Robert Mugabe resigned as Zimbabwe's president on Tuesday a week after the army and his former political allies moved against him, ending four decades of rule by a man who turned from independence hero to archetypal strongman.
The 93-year-old had clung on for a week after an army takeover and expulsion from his own ruling ZANU-PF party, but resigned shortly after parliament began an impeachment process seen as the only legal way to force him out.
Wild celebrations broke out at a joint sitting of parliament when Speaker Jacob Mudenda announced Mugabe's resignation and suspended the impeachment procedure.
People danced and car horns blared on the streets of Harare at news that the era of Mugabe — who has led Zimbabwe since independence in 1980 — was finally over.
Some held posters of army chief General Constantino Chiwenga and former Vice President Emmerson Mnangagwa, whose sacking this month triggered the military takeover that forced Mugabe out.
"I am very happy with what has happened," said Maria Sabawu, a supporter of the opposition Movement for Democratic Change (MDC), outside the hotel where the impeachment process was happening.
"I have suffered a lot at the hands of Mugabe’s government," she said, showing her hand with a missing finger that she said she lost in violence during a presidential run-off election between Mugabe and opposition leader Morgan Tsvangirai in 2008.
Mugabe is the only leader Zimbabwe has known since a guerrilla struggle ended white-minority rule in the former Rhodesia.
During his reign, he took the once-rich country to economic ruin and kept his grip on power through repression of opponents, although he styled himself as the Grand Old Man of African politics and kept the admiration of many people across Africa.
Despite the outpouring of joy on the streets, Mugabe's downfall was as much the result of in-fighting among the political elite as a popular uprising, although thousands of people rallied against him in the days after the army intervened last week.
Decades of isolation
The army seized power after Mugabe sacked Mnangagwa, ZANU-PF's favorite to succeed him, to smooth a path to the presidency for his wife Grace, 52, known to her critics as "Gucci Grace" for her reputed fondness for luxury shopping.
Mugabe's refusal to resign prompted the impeachment procedure. His resignation letter, read out by the parliamentary speaker, did not indicate any preferred successor. Speaker Mudenda said he was working on legal issues to make sure a new leader was in place by the end of Wednesday.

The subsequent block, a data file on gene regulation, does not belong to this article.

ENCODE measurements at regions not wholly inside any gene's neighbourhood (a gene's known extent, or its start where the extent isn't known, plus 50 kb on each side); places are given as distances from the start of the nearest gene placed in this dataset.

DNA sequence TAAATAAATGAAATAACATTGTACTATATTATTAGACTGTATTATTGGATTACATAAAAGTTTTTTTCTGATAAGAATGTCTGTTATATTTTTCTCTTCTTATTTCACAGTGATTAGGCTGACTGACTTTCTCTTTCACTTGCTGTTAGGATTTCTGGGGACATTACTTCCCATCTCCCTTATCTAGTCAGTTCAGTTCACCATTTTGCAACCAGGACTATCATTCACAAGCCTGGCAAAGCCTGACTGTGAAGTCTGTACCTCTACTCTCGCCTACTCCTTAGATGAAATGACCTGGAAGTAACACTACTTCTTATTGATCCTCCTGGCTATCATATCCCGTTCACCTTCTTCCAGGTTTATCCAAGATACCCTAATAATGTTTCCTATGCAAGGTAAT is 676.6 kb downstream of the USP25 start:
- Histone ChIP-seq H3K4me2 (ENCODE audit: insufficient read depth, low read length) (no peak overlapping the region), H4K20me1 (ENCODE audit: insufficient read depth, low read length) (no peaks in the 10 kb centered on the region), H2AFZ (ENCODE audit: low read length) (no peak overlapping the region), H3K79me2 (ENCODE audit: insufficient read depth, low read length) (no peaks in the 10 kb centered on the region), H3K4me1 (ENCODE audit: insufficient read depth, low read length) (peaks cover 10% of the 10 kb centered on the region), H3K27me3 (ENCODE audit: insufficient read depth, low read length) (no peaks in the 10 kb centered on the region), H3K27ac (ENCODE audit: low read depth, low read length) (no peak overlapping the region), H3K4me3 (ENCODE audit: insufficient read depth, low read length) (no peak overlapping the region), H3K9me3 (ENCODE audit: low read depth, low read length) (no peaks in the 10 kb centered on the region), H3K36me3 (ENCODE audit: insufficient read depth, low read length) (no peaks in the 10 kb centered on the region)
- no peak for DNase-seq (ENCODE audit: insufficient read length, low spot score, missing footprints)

Mnangagwa, the former vice president whose whereabouts are unknown after fleeing the country in fear for his safety, is seen as the most likely to take over.
A former security chief known as The Crocodile, he was a chief lieutenant to Mugabe for decades and stands accused of participating in repression against Zimbabweans who challenged the leader.
Reuters reported in September that Mnangagwa was plotting to succeed Mugabe, with army backing, at the helm of a broad coalition.
The plot posited an interim unity government with international blessing to allow for Zimbabwe's re-engagement with the world after decades of isolation from global lenders and donors.
Theresa May, prime minister of former colonial power Britain, said Mugabe's resignation "provides Zimbabwe with an opportunity to forge a new path free of the oppression that characterized his rule" and that Britain, as "Zimbabwe’s oldest friend," would do all it could to support the country.
Mugabe led Zimbabwe's liberation war and is hailed as one of post-colonial Africa's founding fathers and a staunch supporter of the drive to free neighboring South Africa from apartheid in 1994.
But many say he has damaged Zimbabwe's economy, democracy and judiciary by staying in power for too long and has used violence to crush perceived political opponents. The country faces a foreign exchange payments crisis and roaring inflation.
Since the crisis began, Mugabe has been mainly confined to his "Blue Roof" mansion in the capital where Grace is also believed to be.
Amnesty International said Zimbabwe must renounce the abuses of the past and embrace the rule of law.
Under three decades of violent repression, tens of thousands of people were tortured, forcibly disappeared or killed under a culture of impunity that allowed "grotesque crimes to thrive," the human rights group said.
“The people of Zimbabwe deserve better. The next generation of leaders must commit itself to upholding the constitution, living up to Zimbabwe’s international human rights obligations and treating its people with dignity and justice,” Amnesty said in a statement.